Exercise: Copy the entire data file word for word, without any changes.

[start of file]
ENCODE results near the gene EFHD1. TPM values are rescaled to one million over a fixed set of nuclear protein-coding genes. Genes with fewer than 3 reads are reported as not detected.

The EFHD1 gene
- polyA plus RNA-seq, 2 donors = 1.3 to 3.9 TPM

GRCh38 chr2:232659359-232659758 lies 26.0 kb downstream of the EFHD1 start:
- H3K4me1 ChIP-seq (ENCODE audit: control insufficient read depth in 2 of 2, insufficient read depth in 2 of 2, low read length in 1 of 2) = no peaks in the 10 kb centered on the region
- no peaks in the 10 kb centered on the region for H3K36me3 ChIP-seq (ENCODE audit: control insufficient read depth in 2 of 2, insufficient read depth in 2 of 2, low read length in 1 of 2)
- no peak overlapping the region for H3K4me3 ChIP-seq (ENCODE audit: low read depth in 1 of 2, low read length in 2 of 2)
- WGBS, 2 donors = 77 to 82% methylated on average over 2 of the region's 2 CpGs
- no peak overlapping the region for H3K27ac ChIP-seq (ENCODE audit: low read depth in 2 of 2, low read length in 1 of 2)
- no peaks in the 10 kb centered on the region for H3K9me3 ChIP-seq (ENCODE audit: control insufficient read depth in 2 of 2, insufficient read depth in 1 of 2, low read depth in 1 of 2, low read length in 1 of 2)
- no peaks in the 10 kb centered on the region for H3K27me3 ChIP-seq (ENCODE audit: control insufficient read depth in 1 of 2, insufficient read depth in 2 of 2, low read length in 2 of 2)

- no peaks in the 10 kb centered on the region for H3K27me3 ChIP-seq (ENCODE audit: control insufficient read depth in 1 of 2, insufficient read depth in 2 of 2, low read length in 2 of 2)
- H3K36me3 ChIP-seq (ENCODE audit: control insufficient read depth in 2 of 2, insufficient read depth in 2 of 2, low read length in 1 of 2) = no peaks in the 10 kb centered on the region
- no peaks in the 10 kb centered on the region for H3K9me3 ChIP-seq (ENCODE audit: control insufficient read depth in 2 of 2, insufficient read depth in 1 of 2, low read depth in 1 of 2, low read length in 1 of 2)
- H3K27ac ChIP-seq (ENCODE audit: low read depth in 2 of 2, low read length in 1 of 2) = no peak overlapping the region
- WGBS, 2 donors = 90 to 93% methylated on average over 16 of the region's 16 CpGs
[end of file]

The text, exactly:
ENCODE results near the gene EFHD1. TPM values are rescaled to one million over a fixed set of nuclear protein-coding genes. Genes with fewer than 3 reads are reported as not detected.

The EFHD1 gene
- polyA plus RNA-seq, 2 donors = 1.3 to 3.9 TPM

GRCh38 chr2:232659359-232659758 lies 26.0 kb downstream of the EFHD1 start:
- H3K4me1 ChIP-seq (ENCODE audit: control insufficient read depth in 2 of 2, insufficient read depth in 2 of 2, low read length in 1 of 2) = no peaks in the 10 kb centered on the region
- no peaks in the 10 kb centered on the region for H3K36me3 ChIP-seq (ENCODE audit: control insufficient read depth in 2 of 2, insufficient read depth in 2 of 2, low read length in 1 of 2)
- no peak overlapping the region for H3K4me3 ChIP-seq (ENCODE audit: low read depth in 1 of 2, low read length in 2 of 2)
- WGBS, 2 donors = 77 to 82% methylated on average over 2 of the region's 2 CpGs
- no peak overlapping the region for H3K27ac ChIP-seq (ENCODE audit: low read depth in 2 of 2, low read length in 1 of 2)
- no peaks in the 10 kb centered on the region for H3K9me3 ChIP-seq (ENCODE audit: control insufficient read depth in 2 of 2, insufficient read depth in 1 of 2, low read depth in 1 of 2, low read length in 1 of 2)
- no peaks in the 10 kb centered on the region for H3K27me3 ChIP-seq (ENCODE audit: control insufficient read depth in 1 of 2, insufficient read depth in 2 of 2, low read length in 2 of 2)

- no peaks in the 10 kb centered on the region for H3K27me3 ChIP-seq (ENCODE audit: control insufficient read depth in 1 of 2, insufficient read depth in 2 of 2, low read length in 2 of 2)
- H3K36me3 ChIP-seq (ENCODE audit: control insufficient read depth in 2 of 2, insufficient read depth in 2 of 2, low read length in 1 of 2) = no peaks in the 10 kb centered on the region
- no peaks in the 10 kb centered on the region for H3K9me3 ChIP-seq (ENCODE audit: control insufficient read depth in 2 of 2, insufficient read depth in 1 of 2, low read depth in 1 of 2, low read length in 1 of 2)
- H3K27ac ChIP-seq (ENCODE audit: low read depth in 2 of 2, low read length in 1 of 2) = no peak overlapping the region
- WGBS, 2 donors = 90 to 93% methylated on average over 16 of the region's 16 CpGs